While making the pizza dough and sauce was easy, the new technique I learned was to take my baking sheets, turn them upside down, and bake my pizza dough on top of them in a 500-degree oven for about 7 minutes. Rather then buy a pizza stone, which I did not have, my baking sheet pulled double duty this week. It baked pizza on Friday and then moist and chewy peanut butter cookies on Sunday.
While I definitely learned a new use for an existing piece of equipment, what was more important for me was what I learned about myself spiritually in the preparing, serving, and enjoyment of these pizzas. What I found interesting was that the one suggestion was about the cheese. Those gathered had become so accustomed to the pre-shredded mozzarella cheese that you can buy in bags these days, that slices of fresh mozzarella placed artistically on the pizza versus the shredded that is sprinkled around the pie. It struck me how we have become how our perception of what should be and what is right has been so shaped by the commercialization of things, in this case pizza.
It made me realize how easily we have become domesticated to a way of being in the world. a simple shift from commercially produced to fresh mozzarella, from shredded to sliced can make something seem “not quite right” and produce suggestions that the next time the cheese be shredded so it is as it should be, scattered throughout. When did there become one right way of putting cheese on a pizza? How many other things in life have we internalized there being a right way of being about?
Even before the pizza was ready to be baked, I was struck by the importance of the dough requiring its time to “rest.” It was as if the dough was taking a Sabbath break. While it did not appear as if it was doing anything, or having anything done to it, the growth was still happening. Each time you would lift the towel to move to the next step, the dough had risen, transformed, evolved. It was a physical reminder for me of how important it is for each of us to have our Sabbath moments when we stop, pull the towel over us, and allow ourselves to rest, rise, and be transformed without others observing us.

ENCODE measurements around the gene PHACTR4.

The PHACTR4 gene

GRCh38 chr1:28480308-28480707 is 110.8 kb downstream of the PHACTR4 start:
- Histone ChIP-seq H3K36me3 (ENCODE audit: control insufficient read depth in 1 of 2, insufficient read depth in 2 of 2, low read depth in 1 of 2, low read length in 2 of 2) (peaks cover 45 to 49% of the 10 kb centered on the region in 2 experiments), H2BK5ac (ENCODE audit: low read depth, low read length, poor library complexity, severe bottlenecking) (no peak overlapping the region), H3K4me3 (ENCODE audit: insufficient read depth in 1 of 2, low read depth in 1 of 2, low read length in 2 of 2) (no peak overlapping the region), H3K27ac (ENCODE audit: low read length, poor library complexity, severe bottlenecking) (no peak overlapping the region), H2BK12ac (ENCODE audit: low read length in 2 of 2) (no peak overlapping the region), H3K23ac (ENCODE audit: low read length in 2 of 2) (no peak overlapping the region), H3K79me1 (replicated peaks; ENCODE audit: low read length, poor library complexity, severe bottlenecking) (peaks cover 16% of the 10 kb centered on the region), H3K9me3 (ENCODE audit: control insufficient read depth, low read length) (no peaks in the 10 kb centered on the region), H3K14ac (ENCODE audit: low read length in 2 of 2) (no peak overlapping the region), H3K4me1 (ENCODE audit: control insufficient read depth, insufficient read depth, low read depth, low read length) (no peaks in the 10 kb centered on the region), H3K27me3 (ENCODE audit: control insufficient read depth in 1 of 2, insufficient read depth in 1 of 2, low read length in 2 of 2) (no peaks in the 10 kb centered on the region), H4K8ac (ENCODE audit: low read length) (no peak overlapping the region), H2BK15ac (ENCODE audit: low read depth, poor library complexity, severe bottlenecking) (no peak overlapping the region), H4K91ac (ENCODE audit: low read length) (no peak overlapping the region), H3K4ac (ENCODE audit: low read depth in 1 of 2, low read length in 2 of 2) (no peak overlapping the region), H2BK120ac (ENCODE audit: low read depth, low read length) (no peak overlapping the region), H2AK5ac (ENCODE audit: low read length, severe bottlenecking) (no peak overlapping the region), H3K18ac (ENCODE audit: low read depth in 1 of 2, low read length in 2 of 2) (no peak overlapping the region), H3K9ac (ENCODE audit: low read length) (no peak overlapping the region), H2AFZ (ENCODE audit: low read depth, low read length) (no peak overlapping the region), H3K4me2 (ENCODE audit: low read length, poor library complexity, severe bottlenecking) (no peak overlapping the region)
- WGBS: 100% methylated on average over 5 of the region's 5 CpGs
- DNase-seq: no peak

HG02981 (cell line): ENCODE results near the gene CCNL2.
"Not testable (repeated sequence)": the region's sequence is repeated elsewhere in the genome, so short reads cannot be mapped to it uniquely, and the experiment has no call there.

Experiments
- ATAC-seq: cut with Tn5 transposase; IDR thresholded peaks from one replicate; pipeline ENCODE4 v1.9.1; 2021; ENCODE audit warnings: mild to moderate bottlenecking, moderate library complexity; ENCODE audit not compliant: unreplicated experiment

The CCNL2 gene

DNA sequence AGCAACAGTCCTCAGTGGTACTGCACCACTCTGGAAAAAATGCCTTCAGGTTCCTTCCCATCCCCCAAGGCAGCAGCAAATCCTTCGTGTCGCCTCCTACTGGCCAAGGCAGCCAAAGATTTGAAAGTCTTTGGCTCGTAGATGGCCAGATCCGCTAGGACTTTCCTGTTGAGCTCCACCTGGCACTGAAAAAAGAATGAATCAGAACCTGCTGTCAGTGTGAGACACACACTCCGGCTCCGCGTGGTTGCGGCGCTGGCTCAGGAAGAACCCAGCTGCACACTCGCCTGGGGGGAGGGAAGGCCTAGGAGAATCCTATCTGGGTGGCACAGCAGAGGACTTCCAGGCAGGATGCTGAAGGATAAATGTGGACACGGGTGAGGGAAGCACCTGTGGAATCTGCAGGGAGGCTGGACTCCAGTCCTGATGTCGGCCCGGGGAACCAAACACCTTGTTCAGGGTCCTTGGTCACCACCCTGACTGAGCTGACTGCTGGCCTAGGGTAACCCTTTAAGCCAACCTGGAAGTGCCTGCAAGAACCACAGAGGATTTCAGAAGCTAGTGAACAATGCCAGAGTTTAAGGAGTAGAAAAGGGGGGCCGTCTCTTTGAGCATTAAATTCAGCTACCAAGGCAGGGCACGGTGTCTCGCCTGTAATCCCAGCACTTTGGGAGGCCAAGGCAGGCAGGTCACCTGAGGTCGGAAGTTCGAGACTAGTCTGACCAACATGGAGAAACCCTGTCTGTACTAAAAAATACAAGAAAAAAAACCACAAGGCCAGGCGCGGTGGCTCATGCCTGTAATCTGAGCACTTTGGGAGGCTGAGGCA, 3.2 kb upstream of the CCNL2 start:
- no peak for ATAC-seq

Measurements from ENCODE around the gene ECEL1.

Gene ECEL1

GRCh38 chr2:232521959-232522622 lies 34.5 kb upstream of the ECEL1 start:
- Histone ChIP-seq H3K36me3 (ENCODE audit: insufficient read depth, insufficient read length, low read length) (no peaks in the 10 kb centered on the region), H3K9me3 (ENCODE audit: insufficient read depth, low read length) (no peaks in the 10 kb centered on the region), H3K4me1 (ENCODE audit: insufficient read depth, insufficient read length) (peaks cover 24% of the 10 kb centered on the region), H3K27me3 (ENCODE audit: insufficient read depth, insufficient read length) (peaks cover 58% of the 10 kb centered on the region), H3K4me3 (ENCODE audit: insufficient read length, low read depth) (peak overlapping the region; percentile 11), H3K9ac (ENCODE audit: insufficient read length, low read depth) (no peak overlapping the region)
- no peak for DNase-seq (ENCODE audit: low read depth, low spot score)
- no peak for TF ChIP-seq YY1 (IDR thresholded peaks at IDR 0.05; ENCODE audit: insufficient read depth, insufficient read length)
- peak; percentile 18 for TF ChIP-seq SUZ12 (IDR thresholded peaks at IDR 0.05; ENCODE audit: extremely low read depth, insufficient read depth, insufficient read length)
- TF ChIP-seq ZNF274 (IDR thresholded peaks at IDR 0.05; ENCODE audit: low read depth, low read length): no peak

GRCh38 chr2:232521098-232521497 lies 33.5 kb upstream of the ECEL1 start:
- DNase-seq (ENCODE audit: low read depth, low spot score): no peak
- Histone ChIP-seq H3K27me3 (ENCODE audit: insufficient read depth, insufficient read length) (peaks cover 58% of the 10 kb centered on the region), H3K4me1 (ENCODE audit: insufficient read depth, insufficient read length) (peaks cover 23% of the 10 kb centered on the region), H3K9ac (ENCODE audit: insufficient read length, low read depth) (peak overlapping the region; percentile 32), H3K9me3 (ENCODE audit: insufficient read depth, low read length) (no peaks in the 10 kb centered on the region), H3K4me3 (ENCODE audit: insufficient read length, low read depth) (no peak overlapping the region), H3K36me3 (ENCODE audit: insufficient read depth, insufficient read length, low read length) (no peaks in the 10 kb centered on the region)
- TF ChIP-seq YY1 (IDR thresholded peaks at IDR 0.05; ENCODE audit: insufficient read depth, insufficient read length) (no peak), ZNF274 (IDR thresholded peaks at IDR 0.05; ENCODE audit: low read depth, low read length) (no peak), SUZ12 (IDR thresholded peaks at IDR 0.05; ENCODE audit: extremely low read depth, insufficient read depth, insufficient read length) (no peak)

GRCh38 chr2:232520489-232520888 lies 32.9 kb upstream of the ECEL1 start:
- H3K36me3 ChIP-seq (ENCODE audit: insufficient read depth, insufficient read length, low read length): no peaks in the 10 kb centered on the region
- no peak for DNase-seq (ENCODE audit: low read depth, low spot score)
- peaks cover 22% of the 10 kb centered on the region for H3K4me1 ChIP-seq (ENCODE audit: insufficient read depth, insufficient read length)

Even the preparation of the sauce became Zenful for me. I noticed the gradual thickening of the sauce. It was not that this sauce required much work in its preparation. It just needed time to evolve. For the extraneous liquid to simmer away, for the garlic, pepper, salt and red pepper to fully season the sauce. It took time for those ingredients to merge from distinct ingredients into a well developed whole. It reminded me of how a group of people comes together, initially as a collection of individuals, however, over time learns to work together as a whole bringing out the best in each other.
Putting this pizza together was a time to be creative, to push myself out of my own comfort zone, to be ever present and honoring of my ingredients and to be mindful of how interconnected we are in this world.
And I thought I was just going to be making a couple of pizzas. Who knew I was going to learn so much.